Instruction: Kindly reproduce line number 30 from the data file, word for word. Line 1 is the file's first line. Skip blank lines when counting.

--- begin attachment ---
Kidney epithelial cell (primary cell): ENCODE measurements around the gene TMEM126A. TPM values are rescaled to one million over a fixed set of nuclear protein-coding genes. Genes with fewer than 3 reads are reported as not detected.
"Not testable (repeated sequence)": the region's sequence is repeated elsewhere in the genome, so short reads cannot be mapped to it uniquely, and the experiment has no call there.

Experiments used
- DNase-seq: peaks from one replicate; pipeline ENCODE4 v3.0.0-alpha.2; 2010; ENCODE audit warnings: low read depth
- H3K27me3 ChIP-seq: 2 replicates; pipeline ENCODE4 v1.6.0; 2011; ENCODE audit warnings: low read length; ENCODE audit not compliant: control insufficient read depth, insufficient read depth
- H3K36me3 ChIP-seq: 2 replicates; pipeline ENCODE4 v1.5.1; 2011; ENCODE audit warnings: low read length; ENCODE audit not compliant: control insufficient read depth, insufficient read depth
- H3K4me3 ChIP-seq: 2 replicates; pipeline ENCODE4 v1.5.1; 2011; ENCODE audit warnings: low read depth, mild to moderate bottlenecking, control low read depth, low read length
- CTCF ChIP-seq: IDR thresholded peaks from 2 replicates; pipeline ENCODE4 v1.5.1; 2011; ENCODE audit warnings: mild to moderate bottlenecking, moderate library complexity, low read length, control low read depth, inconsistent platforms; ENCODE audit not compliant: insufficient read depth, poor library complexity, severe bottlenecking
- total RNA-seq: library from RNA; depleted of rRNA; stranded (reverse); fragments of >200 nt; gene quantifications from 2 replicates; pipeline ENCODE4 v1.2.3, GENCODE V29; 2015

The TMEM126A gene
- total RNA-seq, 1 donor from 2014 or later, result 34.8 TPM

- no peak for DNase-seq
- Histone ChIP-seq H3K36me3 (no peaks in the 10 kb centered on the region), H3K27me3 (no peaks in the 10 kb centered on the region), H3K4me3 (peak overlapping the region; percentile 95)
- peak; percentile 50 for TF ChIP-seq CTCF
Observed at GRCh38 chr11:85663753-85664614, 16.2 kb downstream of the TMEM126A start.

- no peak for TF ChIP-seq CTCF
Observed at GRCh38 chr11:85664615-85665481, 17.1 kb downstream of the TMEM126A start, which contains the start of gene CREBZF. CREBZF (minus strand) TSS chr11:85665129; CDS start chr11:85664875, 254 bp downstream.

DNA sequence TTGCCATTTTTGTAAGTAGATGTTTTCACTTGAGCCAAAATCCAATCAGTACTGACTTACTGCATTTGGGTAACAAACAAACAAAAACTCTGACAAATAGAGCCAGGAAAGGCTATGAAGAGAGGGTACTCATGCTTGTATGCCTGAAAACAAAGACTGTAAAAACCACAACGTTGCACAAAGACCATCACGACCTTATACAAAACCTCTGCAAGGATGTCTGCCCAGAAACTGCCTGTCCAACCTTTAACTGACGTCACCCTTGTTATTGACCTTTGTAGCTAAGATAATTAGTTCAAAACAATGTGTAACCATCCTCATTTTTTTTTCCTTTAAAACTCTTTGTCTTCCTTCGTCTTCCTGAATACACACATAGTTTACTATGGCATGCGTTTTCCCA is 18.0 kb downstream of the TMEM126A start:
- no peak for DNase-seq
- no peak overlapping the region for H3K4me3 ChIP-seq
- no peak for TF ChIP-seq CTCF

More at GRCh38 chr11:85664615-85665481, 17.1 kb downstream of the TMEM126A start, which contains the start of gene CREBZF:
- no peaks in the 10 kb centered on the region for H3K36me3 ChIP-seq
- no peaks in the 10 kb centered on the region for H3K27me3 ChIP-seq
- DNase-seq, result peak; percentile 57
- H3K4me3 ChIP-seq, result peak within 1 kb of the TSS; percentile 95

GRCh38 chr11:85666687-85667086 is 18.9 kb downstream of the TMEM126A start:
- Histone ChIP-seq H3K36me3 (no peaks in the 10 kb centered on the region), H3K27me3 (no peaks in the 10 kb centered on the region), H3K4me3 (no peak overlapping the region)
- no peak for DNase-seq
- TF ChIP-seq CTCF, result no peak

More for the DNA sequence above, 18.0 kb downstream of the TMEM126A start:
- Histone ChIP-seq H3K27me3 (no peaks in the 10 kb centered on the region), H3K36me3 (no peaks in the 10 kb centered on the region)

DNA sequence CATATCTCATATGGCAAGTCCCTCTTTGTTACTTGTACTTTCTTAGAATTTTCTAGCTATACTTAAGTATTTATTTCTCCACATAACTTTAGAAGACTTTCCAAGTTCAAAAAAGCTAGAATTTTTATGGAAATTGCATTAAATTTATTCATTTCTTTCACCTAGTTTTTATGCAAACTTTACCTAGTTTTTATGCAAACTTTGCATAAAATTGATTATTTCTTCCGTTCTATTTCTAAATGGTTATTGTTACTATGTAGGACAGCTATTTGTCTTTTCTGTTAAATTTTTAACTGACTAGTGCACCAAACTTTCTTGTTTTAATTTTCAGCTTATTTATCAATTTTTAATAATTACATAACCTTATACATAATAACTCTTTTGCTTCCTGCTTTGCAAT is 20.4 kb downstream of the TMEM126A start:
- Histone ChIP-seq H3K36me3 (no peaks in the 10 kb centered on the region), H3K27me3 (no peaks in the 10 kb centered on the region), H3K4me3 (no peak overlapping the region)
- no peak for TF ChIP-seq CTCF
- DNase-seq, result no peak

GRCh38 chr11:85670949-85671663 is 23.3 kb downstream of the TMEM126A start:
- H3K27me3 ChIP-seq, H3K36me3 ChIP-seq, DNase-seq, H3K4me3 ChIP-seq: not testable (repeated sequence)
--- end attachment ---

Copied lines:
- TF ChIP-seq CTCF, result no peak